The Nation Takes Shape Essay Research Paper — страница 2

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against Britain. Congress voted yes to the war. Afterwards, it was named the War of 1812. After two years of fighting, General Andrew Jackson came out victorious. A treaty was signed in Belgium, and the growing nation finally earned a little respect. After the war America suspected British and Russian plans to take the Oregon area; from this suspicion a new policy was adopted. In 1923, The Monroe Doctrine was drafted. It stated that America would no longer be open to colonization, and would henceforth adopt a policy of isolationism from European affairs. This was the basis for foreign policy for many years to come (Until World War I). With this new policy, America had no external enemy to fear-nothing but oceans and Mountains to the east and west, nothing but peaceable Canada to

the north and the rearranged fragments of the Spanish Empire to the southwest and the south. America was now ready and able to start expanding form a small annoyance to a large world power. The next topic that Cunliffe focuses on is the expansion of the west. Although the first thirteen colonies were once thought to be large enough for the Americans to comfortably live, America had become interested in expansion into the west. Before America could hope to expand onto the frontier there were some problems that needed to be overcome. The first major problem was that of ownership of the western land. Not only did the individual states hold claims to the land, but also some of that land was promised to soldiers who fought in the Revolutionary War. Gradually the states gave back their

land to the Government. The Ordinance of 1785, which sold lots in 640 acres for one dollar per acre, set the wheels of westward expansion in motion. The first people to arrive in the west were the pioneer farmers who cleared the land and cultivated it. These people however were poor, so the needed a cheaper way to buy land. In 1800 this problem was settled and a new plan was made where in people could buy 320 acres at two dollars per acre but could be paid off over four years. In 1804 this was cut once more, now people could buy 160 acres of land for two dollars an acre that could be paid off over four years also. Similar changes led to the one in 1840, which sold 40-acre lots for one dollar and twenty-five cents an acre. Now the land was cheap and reasonable and a perfect place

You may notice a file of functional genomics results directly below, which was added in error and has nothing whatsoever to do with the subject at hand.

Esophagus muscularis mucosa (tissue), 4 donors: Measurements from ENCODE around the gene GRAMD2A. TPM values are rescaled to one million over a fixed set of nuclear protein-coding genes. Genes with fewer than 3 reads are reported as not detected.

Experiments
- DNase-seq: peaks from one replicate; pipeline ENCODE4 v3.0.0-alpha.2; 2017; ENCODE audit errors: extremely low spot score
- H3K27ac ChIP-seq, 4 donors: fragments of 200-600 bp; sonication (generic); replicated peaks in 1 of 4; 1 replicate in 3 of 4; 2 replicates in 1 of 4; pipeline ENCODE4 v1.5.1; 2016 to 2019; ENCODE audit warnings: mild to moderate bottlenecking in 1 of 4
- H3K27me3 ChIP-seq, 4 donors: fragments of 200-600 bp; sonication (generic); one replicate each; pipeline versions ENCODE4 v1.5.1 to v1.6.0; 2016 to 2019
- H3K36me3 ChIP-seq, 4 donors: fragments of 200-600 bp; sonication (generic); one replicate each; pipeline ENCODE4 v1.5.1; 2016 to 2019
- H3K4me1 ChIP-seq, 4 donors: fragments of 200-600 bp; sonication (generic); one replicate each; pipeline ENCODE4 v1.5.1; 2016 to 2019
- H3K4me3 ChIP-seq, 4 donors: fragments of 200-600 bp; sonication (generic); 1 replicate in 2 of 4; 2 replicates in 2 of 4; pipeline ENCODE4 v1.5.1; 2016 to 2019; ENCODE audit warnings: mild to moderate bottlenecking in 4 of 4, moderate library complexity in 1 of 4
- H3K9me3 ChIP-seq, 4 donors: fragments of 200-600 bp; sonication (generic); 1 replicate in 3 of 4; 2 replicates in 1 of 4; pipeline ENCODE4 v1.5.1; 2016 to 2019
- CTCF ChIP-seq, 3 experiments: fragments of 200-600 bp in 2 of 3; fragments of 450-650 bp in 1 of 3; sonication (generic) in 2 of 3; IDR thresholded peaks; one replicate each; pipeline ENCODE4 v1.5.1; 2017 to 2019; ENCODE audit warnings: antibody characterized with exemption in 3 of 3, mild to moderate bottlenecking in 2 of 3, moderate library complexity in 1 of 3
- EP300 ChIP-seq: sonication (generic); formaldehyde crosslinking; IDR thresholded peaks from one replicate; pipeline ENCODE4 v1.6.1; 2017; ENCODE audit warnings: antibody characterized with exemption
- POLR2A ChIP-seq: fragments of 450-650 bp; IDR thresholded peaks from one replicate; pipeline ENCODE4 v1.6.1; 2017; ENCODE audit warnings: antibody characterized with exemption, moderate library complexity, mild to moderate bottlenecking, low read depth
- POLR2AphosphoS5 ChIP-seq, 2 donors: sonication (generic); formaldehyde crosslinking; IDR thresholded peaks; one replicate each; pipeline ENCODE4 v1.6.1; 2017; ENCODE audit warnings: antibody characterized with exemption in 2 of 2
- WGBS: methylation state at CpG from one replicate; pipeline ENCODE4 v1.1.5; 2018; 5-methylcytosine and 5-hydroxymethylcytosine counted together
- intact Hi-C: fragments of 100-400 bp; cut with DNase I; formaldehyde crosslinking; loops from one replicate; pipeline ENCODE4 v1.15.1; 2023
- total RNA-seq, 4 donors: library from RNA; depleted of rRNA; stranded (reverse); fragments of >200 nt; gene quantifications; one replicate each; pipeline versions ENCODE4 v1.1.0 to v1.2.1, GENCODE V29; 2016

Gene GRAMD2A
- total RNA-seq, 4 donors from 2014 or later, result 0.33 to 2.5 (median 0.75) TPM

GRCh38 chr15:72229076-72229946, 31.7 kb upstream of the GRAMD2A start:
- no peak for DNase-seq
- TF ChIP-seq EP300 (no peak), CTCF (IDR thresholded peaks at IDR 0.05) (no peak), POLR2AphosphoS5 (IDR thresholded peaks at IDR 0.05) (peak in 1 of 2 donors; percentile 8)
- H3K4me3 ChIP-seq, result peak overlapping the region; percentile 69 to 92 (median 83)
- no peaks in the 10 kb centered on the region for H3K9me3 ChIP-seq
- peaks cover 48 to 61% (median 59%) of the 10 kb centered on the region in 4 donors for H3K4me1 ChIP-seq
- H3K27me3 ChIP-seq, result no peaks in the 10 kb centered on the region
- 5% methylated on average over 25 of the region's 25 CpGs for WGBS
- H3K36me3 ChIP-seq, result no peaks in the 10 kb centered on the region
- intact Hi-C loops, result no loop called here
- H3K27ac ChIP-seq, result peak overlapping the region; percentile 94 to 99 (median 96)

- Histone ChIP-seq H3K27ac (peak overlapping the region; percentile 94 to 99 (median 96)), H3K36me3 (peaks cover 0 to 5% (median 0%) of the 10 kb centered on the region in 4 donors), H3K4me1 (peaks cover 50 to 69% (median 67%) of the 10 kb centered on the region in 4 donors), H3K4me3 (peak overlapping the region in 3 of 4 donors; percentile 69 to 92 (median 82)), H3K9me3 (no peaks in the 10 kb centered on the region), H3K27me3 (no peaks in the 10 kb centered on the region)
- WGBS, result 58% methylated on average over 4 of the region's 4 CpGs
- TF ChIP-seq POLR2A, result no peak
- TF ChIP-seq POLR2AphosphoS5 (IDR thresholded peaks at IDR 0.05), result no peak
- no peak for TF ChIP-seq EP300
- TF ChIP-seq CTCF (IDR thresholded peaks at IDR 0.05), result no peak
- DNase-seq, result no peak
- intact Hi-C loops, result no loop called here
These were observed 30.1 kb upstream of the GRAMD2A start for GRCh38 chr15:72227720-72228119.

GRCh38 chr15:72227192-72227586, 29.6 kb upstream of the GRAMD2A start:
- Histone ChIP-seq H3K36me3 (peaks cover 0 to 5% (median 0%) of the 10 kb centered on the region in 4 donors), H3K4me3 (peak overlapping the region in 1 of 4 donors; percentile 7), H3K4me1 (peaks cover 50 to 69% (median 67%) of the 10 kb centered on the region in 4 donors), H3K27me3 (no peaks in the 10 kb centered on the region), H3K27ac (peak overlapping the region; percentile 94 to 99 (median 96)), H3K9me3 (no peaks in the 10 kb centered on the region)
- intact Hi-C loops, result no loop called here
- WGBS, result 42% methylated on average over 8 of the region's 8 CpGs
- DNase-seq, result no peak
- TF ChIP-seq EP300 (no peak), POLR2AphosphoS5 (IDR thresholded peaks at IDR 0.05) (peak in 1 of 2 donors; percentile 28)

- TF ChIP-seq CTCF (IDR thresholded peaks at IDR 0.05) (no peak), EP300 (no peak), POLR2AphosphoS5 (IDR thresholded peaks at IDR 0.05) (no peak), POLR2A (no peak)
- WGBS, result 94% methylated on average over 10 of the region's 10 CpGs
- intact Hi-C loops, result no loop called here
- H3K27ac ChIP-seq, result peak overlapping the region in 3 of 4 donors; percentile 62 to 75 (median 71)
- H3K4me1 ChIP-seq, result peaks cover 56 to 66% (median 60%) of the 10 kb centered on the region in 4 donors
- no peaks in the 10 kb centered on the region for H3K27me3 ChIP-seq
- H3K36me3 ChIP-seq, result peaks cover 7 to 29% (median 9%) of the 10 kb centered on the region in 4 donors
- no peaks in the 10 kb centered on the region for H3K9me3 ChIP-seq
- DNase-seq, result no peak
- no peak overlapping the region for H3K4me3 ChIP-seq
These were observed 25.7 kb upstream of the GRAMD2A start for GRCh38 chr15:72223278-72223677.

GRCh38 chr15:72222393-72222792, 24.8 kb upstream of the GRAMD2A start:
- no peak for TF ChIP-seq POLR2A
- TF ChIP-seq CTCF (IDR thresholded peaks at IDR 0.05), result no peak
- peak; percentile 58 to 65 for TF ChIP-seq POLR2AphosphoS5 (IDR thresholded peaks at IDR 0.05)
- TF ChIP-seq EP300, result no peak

for new immigrants to establish themselves. This established the west as an integral part in American affairs. The next topic Cunliff talks about is the expanding American economy. He says that between the dated of 1789-1837, the American economy showed an impressive trend from vulnerability and uncertainty to strength and confidence. Immediately after their independence, America had a poor export market. However due to the wars in Europe in the late 1700 and early 1800 s against Napoleon, most of Europe turned to America to import goods from. This was around the time of the industrial revolution, when farms and plantations were able to increase efficiency of their trade. Although by 1837 America had not yet felt the full effects of industrialization its economy was being

expanded in many new industries. The steel, coal and iron industries were established while the cotton industry was expanded. While this economy did have its weak points, it was still new and had accomplished much in its short time. By 1837 Americas industry was established and ready to grow. The immerging nationalism, in conflict with sectional rifts in America is the next topic that Cunliffe writes on. After the signing of the constitution, Americans started building national pride. Popular Symbols were adopted by Americans, and became an important piece of American life. As America started gaining world power, the momentum of these symbols started to increase. But while people were proud to be Americans, inside the country, sectional rifts were growing. These sectional rifts

were the ones that led to the Civil War. Differences between northerners and southerners stemmed from the geography of their respective states. In the south, cotton was the most important crop, and slaves were used to harvest it; while in the north it was more industrialized and slavery was not permitted. Thus the slavery question was added to the already growing sectional conflict. Another factor was the uneven distribution of wealth and national power. The north seemed to control most of this while the south was neglected. These rising controversies were the beginning of a split in the Union. The final topic in Cunliffe s book is the growth of a more equally balanced country. He shows the change made in America in Jackson s time. Andrew Jackson was a man of the people, and he